Naman Singh
by on February 16, 2023

What Is a Hip Roof

A hip roof, hip-roof or hipped roof, is a type of roof where all sides slope downwards to the walls, usually with a fairly gentle slope. Thus, a hipped roof has no gables or other vertical sides to the roof. A square hip roof is shaped like a pyramid Its self-bracing nature makes your home safer from storms and any rough weather. Hip roofs need less support compared to the other types. Hip roofs are more complex than different roof types, which is why it's handy as a shield from storms, strong winds, and snow.

The main difference between a gable roof and a hip roof is that a gable roof has vertical sides and a hip roof has no vertical sides.

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Advantages and Disadvantages of Hip Roof

A hip roof is self-bracing, requiring less diagonal bracing than a gable roof. Hip roofs are thus much more resistant to wind damage than gable roofs. Hip roofs have no large, flat, or slab-sided ends to catch wind and are inherently much more stable than gable roofs.

However, for a hurricane region, the roof also has to be steep-sloped; at least 35 degrees from horizontal or steeper in slope is preferred. When wind flows over a shallow sloped hip roof, the roof can behave like an airplane wing.

Lift is then created on the leeward side. The flatter the roof, the more likely this will happen. A steeper pitched hip roof tends to cause the wind to stall as it goes over the roof, breaking up the effect. If the roof slopes are less than 35 degrees from horizontal, the roof will be subject to uplift. Greater than 35 degrees, and not only does wind blowing over it encounter a stalling effect, but the roof is actually held down on the wall plate by the wind pressure.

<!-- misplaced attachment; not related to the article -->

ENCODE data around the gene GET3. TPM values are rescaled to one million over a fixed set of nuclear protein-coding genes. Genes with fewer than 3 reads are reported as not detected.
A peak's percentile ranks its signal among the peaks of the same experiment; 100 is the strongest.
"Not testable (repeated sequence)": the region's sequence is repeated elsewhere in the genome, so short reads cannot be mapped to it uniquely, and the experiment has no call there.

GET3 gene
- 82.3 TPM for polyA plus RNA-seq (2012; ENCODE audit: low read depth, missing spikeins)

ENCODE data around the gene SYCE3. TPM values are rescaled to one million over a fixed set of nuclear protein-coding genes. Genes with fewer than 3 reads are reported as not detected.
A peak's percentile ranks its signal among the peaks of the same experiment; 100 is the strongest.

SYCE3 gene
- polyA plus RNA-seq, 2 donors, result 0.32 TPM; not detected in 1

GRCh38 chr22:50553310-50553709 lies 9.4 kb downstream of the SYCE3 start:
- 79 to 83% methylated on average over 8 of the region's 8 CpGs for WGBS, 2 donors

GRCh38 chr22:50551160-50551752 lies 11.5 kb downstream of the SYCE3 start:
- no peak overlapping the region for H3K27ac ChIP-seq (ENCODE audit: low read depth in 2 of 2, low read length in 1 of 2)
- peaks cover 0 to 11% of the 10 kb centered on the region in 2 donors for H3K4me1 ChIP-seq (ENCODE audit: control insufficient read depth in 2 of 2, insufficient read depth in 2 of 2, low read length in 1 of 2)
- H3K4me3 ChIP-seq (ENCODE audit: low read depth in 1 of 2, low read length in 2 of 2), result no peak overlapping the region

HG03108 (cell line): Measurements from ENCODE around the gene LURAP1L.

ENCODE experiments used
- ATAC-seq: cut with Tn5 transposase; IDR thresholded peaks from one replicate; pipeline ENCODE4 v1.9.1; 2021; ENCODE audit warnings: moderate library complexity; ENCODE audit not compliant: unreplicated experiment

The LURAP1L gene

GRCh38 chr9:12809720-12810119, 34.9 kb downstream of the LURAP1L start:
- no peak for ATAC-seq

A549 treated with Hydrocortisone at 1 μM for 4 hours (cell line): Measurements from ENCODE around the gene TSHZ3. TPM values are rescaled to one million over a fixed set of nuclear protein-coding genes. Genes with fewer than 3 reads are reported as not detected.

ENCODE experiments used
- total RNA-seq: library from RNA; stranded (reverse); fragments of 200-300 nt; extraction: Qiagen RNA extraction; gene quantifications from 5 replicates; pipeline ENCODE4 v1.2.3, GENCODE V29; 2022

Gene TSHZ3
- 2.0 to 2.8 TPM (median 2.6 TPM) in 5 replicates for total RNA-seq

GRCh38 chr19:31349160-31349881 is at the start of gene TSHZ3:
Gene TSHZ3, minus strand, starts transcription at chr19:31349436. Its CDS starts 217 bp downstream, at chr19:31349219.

Because hip roofs consist of four slopes instead of two, the construction cost for this roof style can be a bit higher than for gable roofs. This style of roof consists of a complex system of trusses and rafters, which may lead to a longer construction period. Hip roofs also require more building materials.

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Hip vs. Gable Roof In a Nutshell

A hip roof (or hipped roof) is a type of roof design where all roof sides slope downward toward the walls – where the walls of the house sit under the eaves on each side of the roof.

By comparison…

A gable roof is a type of roof design where two sides slope downward toward the walls – and the other two sides include walls that extend from the bottom of the eaves to the peak of the ridge.

The purpose of your home’s roof is to protect the entire structure (and you) from weather.

Like rain, snow, sleet, wind and hail. Check out our 51-point inspection guide for roof hail damage.

Most residential roofs are sloped, so water runs down the slope into gutters or off the eaves.

Variations of a Hip Roof

  • PAVILION ROOF – a hip roof on a square structure, where all sides join to form a single peak. (Also known as a pyramid roof)
  • MANSARD ROOF – a type of hip roof, where each side includes two different sloping angles with the lower angle much steeper than the upper angle.
  • TENTED ROOF – a multi-sided (polygonal) hip roof with steeply pitched slopes that rise to a peak, similar to what you’d see on a church steeple.
  • DUTCH GABLE ROOF – a variation of the hip roof, that includes a small gable section on the upper portion of the roof.
  • HALF-HIP ROOF – this is an add-on to a gable roof, where the end of the gable includes a small hip roof section that slopes toward the ridge. (Also known as a clipped-gable or jerkin head roof)

What Are Pros and Cons of a Hip Roof?

Advantages: The four-way slope makes it much more stable than other roofing types, and allows water and snow to run off with ease. There is also more ventilation and space for an attic.
Disadvantages: Hip roofs are more complex than flat or gable roofs, making the odds of failure a bit higher.

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Topics: angle, pitch, roof
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